Neil F. Hein
Biography: Neil Frederick Hein was born on September 11, 1908, the son of William Frederick Hein and Kittie Luella Phillips of Humbird, Wisconsin. Kittie was originally from Mount Sterling, WI.
Neil married the former Marion W. Campbell, who was born October 4, 1908 and died February 27, 1980. In 1938, the Heins had their only child, a son, Neil Jr. They lived in Denver, Colorado, prior to Neil Sr. shipping off to Britain.
Service Time: We know very little about Neil’s service prior to the war but as of October 31, 1942, while the 6th Tank Destroyer Group was stationed at Camp Hood, he is listed as being second in command, under Col. Branner Purdue, at the rank of Major. Neil is also listed as an Infantry Officer. He continued to serve with the unit at least at least until July 20th, when he was sent on detached service to the British Staff School in England. Three days later he is listed as sick and in the 112th Evacuation Hospital. At the time, the unit’s Headquarters was listed as being in Bad Aibling, Germany but they also had responsibilities for the Dachau POW camp and had some level of command presence there.
The photo on left is from about 1946, after he had been promoted to full Colonel.
After the war, the Heins lived at Fort Meade in Maryland and from December 17, 1961 to April 29, 1963, he was post commander of Ft. McCoy, WI. At the time of his parents fiftieth wedding anniversary, his sister, Beth Jeffrey, is listed as living in South Dakota. One of the Neil’s last residences was in Colorado.
Neil Sr. passed away on Jan, 5, 1999 and is buried with his wife, near his parents, in the Mentor Cemetery. The cemetery is located in the town of Humbird, Mentor Township, Clark County, Wisconsin.
Research: Lt. Col. Hein is an elusive subject to be sure. I had actually thought he was one of the other officers in the pictures I had. It was the photos from the Newbury family that set me straight. Neil shows up in a number of the photos brought home by my father as well. He was second in command and very active in the unit. It would be my guess that he may have spent more time with the men than the Commanding officer. He seems to be a camera favorite. The little I do know about him, again, came from endless hours of internet searching. In addition to his obituary, information also came from the Ft. McCoy website and some from two separate newspaper clippings about weddings and one about his parents anniversary. I contacted Ft. McCoy and they were gracious enough to provide me with a photo of him, shown below, from the 61-63 time period when he was stationed there.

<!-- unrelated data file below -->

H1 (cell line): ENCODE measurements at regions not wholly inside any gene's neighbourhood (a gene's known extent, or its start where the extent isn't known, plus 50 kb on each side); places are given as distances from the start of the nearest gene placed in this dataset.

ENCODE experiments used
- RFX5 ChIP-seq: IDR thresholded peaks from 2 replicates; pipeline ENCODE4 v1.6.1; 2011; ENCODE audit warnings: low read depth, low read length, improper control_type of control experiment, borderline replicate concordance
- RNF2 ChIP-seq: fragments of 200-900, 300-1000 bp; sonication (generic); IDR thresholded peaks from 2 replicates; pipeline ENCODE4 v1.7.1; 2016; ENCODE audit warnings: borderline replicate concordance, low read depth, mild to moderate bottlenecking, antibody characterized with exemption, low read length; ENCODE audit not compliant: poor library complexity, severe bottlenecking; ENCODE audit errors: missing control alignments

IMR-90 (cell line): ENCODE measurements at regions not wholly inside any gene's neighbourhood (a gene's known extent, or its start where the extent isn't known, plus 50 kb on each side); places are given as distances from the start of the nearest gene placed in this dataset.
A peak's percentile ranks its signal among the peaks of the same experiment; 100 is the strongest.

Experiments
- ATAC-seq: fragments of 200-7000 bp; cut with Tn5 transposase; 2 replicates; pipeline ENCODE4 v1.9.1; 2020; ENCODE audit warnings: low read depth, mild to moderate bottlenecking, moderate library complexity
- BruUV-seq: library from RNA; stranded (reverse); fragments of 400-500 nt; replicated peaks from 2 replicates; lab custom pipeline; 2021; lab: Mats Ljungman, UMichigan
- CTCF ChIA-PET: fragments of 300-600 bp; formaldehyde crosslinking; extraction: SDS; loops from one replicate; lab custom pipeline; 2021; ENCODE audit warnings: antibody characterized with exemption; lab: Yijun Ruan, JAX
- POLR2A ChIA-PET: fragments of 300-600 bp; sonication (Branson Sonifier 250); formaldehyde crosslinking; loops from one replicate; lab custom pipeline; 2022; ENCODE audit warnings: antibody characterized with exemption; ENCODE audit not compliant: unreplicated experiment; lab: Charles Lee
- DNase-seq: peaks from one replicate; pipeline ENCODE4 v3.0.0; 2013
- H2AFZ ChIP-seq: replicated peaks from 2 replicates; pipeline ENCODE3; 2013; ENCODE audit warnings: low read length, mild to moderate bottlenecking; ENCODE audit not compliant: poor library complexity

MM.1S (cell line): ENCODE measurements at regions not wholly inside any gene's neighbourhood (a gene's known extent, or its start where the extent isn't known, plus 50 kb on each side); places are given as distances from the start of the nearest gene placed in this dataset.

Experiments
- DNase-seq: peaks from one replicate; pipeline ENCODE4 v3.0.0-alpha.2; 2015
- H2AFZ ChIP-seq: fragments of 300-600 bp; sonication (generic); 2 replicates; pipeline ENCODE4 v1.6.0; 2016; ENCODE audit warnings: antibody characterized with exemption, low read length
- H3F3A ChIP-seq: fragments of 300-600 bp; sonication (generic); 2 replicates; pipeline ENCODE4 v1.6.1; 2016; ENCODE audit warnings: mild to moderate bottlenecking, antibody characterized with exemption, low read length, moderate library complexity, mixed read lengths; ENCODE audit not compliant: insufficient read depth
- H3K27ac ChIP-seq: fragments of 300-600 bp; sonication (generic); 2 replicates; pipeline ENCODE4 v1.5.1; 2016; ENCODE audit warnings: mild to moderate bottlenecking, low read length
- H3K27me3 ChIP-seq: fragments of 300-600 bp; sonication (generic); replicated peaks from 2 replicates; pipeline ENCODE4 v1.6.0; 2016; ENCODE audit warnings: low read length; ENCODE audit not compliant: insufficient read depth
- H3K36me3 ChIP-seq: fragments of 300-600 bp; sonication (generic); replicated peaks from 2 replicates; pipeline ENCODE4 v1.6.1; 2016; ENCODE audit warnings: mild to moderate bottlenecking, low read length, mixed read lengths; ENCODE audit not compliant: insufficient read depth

One of my findings was an envelope addressed to Mrs. Marion Hein at the Denver, Colorado address. The letter is from Neil and sent from New York with a date of 1944. I can’t make out the month but the unit wasn’t in that area for long. They were staged at Camp Kilmer, NJ, on Jan. 16, 1944, then moved on to New York on the 28th. They shipped out the very next day. I can only assume that the letter was sent during that short time and it may have been one of the last letters he sent before leaving the USA. I would imagine that was a very special letter….probably why the envelope is still around.
The following group of documents was provided courtesy of Miroslav Seifert who owns them as part of his personal collection. All the items originally belonged to Colonel Hein. Thank you Miroslav for sharing them with us.
1.) Certificate of Promotion to Captain 10-8-41
2.) Diploma from Command and General Staff School 11-11-43
3.) Certificate of Promotion to Lt. Col. 11-10-45
4.) Article 1 – Hein picked for British Staff School 6-45
5.) Article 2 – Hein picked for British Staff School 6-45
6.) Certificate of Promotion to Colonel 7-9-46
7.) Certificate of authorization to wear General Staff Identification 7-9-55
8.) V-Mail Letter to wife Marion and son Neil Jr. “Skip” on Feb. 10, 1944
Item 8 above, was an Ebay purchase and when it arrived, it was only 4″ x 5″ in size and printed on some type of photographic paper. I contacted the seller who educated me on V-Mail. The single page letters were put on microfilm to save weight and space which was at a premium on ships during the war. There were exceptions and as the war came to a conclusion, these restraints were lifted and original letters would have been shipped. This particular V-Mail had made it back to England through sales and trading of postal items and now it’s back in the U.S. after it’s third trip over the Atlantic. Thank you to Sheldon Kosky for this information.
The image on left is Colonel Hein’s complete uniform after he had received his General Staff Badge. You can see it on his right breast pocket.